One of the major rivers in the eastern part of Thailand is the Bang Pakong River which drains into the Gulf of Thailand. At the estuary, you can go on boat tours that take you out to see the Irrwaddy dolphins. Their visit is seasonal and you can only join these dolphin watch tours between November and February. I went to see them about three years ago and wrote a story about it for Bangkok Day Trips. I went back to Chachoengsao Province last weekend for another boat trip on the river. Though this time I started further upriver in the city of Chachoengsao. The boat trips run seven days a week. Monday to Friday there are only two rounds per day at 12 p.m. and 2 p.m. At the weekend, there are seven trips leaving on the hour starting at 9 a.m. until 3 p.m. Each trip lasts about two hours.
The river tour starts at the pier behind Wat Sothorn, which is a gigantic landmark in Chachoengsao and very hard not to miss. People from all over the area make a pilgrimage to this temple to pay respect to the Luang Pho Sothorn image. If you are driving there by car you will find plenty of free parking space around the temple. It is best to come early as the place gets very crowded at the weekend. I was hoping to go on the boat tour straight away, but the next round was fully booked. So I had just over an hour to wait. But, it didn’t matter, there was plenty to see around the temple grounds.
The ticket price for the boat tour is only 100 baht for adults and 60 baht for children. There is no two price system. However, you will find that the commentary during the tour is only in Thai language. I asked the tour guide about this and she said by far the majority of tourists here are Thai people. Out of the handful of foreigners that come to Chachoengsao, the majority are with Thai wives or Thai friends. So, virtually no independent travellers at all. Which is not surprising as the province is no longer featured in the Lonely Planet.
The river tour itself was enjoyable. It was a hot day and the breeze created by travelling up river by boat was refreshing. On one side of the river was the city with some waterfront buildings that were more than 100 years old. I also spotted a couple of Christian churches, the oldest being St. Paul’s. Near the city hall, we passed an old section of the foritified wall that used to protect the city. On the other side of the river it was mainly isolated wooden houses and a great deal of nipa palm trees. One of the famous local food is “khanom jaak” which uses products from this tree. The boat trip itself was only 30 minutes. It would have been good to have gone on for longer, but the place they brought us to turned out to be the highlight of the tour. This was the 100 year old Ban Mai Market. We basically had an hour to explore this area before boarding the boat for the return journey.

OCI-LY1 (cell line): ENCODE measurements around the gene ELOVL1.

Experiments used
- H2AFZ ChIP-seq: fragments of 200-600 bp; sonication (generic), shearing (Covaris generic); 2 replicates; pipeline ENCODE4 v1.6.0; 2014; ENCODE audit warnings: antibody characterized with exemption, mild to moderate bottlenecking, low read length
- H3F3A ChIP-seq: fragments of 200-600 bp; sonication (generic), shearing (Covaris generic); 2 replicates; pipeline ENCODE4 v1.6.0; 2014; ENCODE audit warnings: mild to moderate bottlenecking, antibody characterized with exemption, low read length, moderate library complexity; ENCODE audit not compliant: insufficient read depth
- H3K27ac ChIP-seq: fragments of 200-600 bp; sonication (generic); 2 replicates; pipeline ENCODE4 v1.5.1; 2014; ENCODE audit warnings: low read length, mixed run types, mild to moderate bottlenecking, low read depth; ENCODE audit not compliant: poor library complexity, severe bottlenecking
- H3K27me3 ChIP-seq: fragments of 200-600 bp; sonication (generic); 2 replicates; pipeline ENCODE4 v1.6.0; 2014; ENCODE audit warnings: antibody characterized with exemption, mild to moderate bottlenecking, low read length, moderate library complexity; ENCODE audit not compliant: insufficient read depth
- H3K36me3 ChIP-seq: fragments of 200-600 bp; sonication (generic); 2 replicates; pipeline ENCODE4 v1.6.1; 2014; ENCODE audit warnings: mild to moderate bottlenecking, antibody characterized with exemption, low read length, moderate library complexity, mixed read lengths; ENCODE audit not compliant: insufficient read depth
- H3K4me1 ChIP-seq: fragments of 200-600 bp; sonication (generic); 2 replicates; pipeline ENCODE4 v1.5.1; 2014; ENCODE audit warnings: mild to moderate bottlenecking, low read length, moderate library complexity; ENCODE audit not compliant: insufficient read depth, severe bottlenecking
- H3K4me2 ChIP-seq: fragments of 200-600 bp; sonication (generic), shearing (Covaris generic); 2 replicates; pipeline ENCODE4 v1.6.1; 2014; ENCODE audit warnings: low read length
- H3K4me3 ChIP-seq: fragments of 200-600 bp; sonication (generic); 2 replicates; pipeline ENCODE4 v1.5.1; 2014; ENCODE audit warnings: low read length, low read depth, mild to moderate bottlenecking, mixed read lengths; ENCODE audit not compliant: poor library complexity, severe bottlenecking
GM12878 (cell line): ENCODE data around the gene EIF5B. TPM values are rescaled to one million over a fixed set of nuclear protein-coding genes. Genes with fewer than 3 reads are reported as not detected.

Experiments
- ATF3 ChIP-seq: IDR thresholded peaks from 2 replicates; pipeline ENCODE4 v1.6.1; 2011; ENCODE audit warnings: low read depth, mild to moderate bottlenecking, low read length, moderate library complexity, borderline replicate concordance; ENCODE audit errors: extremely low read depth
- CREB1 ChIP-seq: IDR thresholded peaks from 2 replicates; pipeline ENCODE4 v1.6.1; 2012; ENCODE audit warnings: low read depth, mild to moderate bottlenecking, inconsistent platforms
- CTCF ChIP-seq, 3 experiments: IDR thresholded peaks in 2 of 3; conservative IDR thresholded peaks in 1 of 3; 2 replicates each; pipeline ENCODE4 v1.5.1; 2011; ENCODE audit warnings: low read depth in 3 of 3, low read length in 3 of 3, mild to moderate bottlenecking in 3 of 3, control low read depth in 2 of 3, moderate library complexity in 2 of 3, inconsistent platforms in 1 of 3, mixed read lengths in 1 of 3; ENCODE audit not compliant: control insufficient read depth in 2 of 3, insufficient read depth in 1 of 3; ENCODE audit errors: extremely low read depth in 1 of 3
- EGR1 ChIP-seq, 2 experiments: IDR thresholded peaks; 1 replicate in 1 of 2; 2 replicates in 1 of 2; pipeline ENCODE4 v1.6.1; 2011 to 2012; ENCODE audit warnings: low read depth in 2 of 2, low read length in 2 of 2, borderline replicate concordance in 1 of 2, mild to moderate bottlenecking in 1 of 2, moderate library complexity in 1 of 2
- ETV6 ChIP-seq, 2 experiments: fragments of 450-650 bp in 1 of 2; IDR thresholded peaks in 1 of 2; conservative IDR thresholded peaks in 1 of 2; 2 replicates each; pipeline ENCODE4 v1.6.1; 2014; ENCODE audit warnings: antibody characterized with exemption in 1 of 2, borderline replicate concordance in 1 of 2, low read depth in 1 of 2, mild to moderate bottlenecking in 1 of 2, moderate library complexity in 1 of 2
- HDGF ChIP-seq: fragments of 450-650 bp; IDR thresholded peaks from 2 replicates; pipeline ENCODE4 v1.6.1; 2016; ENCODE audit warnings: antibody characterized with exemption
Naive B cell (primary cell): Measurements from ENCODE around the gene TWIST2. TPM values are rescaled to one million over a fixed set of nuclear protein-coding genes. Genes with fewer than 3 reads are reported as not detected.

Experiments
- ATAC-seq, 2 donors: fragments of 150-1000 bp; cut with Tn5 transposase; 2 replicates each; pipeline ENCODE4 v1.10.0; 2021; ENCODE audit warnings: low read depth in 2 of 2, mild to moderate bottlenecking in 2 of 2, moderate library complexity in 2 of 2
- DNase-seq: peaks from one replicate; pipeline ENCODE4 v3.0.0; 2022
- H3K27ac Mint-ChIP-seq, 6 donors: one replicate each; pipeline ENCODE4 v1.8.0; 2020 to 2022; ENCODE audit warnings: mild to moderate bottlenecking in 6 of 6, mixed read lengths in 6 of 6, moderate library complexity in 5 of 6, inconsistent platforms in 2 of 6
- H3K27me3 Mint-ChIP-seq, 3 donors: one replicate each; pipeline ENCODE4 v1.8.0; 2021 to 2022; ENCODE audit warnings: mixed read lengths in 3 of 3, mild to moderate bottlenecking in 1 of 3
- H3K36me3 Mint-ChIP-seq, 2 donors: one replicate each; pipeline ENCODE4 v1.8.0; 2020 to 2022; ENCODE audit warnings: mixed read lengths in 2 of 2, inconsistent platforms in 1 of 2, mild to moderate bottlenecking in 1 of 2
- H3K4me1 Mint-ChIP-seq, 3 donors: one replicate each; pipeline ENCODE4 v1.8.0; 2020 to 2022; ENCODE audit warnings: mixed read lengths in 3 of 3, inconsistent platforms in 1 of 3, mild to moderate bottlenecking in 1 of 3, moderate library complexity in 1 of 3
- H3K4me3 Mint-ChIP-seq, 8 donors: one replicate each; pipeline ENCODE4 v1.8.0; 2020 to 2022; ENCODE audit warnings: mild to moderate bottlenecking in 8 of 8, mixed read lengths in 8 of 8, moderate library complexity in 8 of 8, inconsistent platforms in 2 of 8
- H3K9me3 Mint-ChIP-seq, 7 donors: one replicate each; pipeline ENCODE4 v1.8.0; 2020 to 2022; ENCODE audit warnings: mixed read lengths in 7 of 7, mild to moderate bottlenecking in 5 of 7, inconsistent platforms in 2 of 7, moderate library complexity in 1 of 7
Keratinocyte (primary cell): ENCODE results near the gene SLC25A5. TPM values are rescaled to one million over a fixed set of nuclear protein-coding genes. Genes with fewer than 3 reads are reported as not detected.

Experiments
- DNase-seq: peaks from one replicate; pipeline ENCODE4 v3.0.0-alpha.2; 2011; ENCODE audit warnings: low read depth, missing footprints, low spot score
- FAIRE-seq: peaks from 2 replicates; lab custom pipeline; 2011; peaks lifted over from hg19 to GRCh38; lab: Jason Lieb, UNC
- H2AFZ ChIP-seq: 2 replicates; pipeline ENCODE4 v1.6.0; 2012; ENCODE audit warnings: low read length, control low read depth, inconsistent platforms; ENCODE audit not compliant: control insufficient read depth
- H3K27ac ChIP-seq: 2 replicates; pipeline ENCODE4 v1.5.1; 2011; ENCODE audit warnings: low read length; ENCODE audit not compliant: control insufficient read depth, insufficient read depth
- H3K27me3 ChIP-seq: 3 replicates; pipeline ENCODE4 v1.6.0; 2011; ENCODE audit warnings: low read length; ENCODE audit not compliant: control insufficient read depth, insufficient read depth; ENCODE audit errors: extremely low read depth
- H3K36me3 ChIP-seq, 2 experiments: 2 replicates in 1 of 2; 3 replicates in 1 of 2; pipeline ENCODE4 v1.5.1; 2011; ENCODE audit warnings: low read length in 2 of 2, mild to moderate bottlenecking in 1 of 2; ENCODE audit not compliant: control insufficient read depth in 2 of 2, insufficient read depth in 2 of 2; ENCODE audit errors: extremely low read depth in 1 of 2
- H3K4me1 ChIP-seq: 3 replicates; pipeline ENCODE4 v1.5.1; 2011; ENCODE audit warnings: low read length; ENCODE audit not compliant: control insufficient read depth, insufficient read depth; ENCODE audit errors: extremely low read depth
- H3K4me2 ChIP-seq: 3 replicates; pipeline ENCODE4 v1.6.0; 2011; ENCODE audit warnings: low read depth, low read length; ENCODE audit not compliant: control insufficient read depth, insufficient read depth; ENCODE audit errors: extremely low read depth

The last time I had been to Ban Mai Market was more than five years ago. And what a difference. Back then the place was deserted with only a handful of tourists. Most of the houses had their front shutters closed. Now it was difficult to move in some sections. There were so many tourists wandering around. Either browsing the shops or sitting down to eat some authentic Thai food. Nearly every house was open and having some interaction with the public. Either selling food or souvenirs. There was even an old barber shop. I enjoyed myself with some great snacks and a so-called “original recipe” for iced coffee. None of the wooden houses have changed much since the reign of King Rama V. In fact, this market is a popular location for filmmakers doing period dramas.
An hour wasn’t really enough time to sit and eat. Particularly as the tour guide also took us to a nearby Chinese shrine. Well, I should say that she took me alone. There were 40 people who disembarked from the boat at the market pier. However, along the way she managed to lose them all. Maybe they were more interested in sampling the Thai snacks and desserts. But, there was time to do both. To her credit, she took me through the market to the far end to reach Wat Chin Pracha Samosorn. On the outside of the shrine it loked much the same as any other. However, inside there were a number of interesting images. One was a set of three Chinese Buddha images that were incredibly made of paper. You can see them in the above picture. Another shrine there was popular with people who wanted to make a lot of money or win the Thai lottery. I will tell you more about that another day.
Chachoengsao is to the east of Bangkok and there is plenty to keep you busy all day. Disregard the fact that not many guidebooks cover this area. If you want to go by bus, you can catch one at either Mor Chit 2 Bus Terminal or Eastern Bus Terminal (at Ekkamai). There are also regular trains leaving Hua Lamphong station throughout the day. I went there by car and it took me just over one hour. I drove along the Bang Na Trad Highway and turned left at Highway 314. You can also go by Highway 7 which is the Bangkok-Chonburi Motorway. You won’t need a map as it is well sign-posted. Over at Bangkok Day Trips you will find a map of Chachoengsao and plenty of ideas on what else to see in this province.
I will be posting more of my travel blogs here at thai-blogs.com soon.
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